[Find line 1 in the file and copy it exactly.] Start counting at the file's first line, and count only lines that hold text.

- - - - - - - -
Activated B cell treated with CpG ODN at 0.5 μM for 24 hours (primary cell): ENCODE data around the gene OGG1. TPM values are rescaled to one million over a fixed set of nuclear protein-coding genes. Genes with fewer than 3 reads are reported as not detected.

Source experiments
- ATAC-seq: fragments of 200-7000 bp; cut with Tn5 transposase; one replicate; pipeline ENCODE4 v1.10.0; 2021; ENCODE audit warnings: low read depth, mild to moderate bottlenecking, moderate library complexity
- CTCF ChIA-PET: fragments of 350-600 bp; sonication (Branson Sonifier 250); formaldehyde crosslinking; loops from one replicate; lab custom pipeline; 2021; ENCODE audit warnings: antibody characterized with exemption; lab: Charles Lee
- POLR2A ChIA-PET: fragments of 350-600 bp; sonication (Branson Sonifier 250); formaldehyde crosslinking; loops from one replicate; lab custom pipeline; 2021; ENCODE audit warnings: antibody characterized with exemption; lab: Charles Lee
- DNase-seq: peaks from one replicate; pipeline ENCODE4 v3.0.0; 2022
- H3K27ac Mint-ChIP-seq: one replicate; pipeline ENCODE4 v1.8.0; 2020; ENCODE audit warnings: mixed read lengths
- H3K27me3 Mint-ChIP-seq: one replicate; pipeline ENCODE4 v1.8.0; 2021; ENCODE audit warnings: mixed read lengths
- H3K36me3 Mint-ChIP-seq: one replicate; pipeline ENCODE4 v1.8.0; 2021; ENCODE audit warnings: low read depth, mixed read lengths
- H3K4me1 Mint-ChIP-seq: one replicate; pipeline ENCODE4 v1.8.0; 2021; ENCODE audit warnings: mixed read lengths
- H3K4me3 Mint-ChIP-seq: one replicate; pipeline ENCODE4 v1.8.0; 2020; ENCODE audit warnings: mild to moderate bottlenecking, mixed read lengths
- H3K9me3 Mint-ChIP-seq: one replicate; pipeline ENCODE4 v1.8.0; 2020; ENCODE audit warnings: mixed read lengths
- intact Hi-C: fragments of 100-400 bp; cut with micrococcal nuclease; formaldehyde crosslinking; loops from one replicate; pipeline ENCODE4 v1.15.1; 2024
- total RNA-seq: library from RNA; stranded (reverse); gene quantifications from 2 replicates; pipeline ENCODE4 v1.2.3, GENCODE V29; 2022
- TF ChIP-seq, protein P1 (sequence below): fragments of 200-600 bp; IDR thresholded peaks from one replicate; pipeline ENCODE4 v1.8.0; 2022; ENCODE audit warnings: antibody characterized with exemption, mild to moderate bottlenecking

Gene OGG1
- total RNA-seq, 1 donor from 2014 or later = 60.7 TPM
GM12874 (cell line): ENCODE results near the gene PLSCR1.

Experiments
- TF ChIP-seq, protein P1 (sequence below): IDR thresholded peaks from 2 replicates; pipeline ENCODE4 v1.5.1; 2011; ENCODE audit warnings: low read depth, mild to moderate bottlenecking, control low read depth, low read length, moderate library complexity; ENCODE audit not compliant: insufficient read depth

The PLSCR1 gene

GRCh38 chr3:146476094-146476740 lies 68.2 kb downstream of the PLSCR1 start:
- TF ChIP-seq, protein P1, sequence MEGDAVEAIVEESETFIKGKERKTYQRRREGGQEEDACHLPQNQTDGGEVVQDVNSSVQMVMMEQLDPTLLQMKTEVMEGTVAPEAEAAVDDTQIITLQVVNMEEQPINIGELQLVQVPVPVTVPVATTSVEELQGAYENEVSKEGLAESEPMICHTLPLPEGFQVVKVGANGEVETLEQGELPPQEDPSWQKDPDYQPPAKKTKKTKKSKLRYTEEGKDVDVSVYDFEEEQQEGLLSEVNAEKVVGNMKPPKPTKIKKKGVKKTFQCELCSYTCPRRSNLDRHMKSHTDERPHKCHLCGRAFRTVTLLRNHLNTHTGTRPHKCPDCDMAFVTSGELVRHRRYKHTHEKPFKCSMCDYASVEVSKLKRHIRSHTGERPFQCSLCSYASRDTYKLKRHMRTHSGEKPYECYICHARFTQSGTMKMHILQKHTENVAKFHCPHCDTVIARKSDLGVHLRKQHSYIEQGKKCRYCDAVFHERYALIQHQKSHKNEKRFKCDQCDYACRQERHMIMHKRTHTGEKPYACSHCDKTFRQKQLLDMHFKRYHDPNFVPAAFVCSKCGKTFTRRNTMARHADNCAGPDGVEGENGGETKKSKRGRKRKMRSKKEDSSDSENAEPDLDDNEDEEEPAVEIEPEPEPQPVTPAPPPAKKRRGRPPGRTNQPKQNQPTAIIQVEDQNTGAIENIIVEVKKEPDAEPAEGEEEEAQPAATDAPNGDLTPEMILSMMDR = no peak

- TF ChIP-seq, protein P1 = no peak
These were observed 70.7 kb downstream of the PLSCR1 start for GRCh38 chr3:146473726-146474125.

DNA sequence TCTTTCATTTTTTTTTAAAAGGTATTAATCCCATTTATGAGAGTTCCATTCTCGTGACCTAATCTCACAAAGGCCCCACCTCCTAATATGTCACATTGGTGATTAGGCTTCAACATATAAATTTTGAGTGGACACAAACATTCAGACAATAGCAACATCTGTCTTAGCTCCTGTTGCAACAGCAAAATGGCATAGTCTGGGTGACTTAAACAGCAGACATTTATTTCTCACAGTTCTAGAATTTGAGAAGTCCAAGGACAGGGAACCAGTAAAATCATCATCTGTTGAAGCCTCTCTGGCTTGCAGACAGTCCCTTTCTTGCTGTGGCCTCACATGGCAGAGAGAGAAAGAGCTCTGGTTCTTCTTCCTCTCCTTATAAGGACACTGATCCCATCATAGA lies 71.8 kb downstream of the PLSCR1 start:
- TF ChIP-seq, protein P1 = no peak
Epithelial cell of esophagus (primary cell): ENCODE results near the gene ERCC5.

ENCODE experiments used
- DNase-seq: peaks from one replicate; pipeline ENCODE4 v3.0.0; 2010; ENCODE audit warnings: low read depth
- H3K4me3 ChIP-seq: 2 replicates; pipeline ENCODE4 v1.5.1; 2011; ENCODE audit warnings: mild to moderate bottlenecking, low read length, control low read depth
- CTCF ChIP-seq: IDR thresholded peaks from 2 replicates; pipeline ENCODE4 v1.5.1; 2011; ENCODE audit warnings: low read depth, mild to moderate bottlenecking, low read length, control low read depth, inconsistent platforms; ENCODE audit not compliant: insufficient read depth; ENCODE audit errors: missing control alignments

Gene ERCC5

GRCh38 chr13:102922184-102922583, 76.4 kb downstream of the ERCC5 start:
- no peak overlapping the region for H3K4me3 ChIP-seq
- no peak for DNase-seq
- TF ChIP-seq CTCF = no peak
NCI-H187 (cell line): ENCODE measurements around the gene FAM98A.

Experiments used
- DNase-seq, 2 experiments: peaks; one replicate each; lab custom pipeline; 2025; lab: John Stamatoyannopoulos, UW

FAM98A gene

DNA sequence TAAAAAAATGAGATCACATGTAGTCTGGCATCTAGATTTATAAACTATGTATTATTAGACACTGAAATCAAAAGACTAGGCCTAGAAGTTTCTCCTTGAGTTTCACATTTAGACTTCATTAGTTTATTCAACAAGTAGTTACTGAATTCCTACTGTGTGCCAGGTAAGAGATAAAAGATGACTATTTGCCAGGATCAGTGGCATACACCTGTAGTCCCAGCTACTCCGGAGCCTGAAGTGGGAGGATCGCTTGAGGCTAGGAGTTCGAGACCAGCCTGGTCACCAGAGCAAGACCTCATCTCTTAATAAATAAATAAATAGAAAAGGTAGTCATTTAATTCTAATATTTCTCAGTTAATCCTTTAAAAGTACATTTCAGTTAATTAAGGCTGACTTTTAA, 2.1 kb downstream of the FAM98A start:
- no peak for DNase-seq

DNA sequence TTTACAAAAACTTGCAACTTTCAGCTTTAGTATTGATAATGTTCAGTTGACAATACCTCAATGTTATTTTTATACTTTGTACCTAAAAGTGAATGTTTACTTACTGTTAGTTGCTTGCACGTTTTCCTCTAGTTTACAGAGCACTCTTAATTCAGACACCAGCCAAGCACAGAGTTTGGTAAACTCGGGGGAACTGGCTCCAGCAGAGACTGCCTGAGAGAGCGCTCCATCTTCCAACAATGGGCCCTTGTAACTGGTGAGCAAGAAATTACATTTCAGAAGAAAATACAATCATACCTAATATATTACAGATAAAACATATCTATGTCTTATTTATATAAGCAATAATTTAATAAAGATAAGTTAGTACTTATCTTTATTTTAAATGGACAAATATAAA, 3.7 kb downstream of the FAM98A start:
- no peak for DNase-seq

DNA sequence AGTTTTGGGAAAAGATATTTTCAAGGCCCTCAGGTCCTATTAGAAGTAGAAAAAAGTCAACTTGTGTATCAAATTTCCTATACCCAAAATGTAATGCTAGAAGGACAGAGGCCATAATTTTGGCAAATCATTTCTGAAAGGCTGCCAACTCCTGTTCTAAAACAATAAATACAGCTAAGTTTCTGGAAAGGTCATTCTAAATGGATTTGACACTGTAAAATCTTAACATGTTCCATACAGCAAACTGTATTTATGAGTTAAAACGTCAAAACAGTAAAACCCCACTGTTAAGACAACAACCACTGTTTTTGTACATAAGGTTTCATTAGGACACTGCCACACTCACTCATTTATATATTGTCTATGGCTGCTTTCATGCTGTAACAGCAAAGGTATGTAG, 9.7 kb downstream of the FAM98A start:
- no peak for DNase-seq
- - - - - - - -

Activated B cell treated with CpG ODN at 0.5 μM for 24 hours (primary cell): ENCODE data around the gene OGG1. TPM values are rescaled to one million over a fixed set of nuclear protein-coding genes. Genes with fewer than 3 reads are reported as not detected.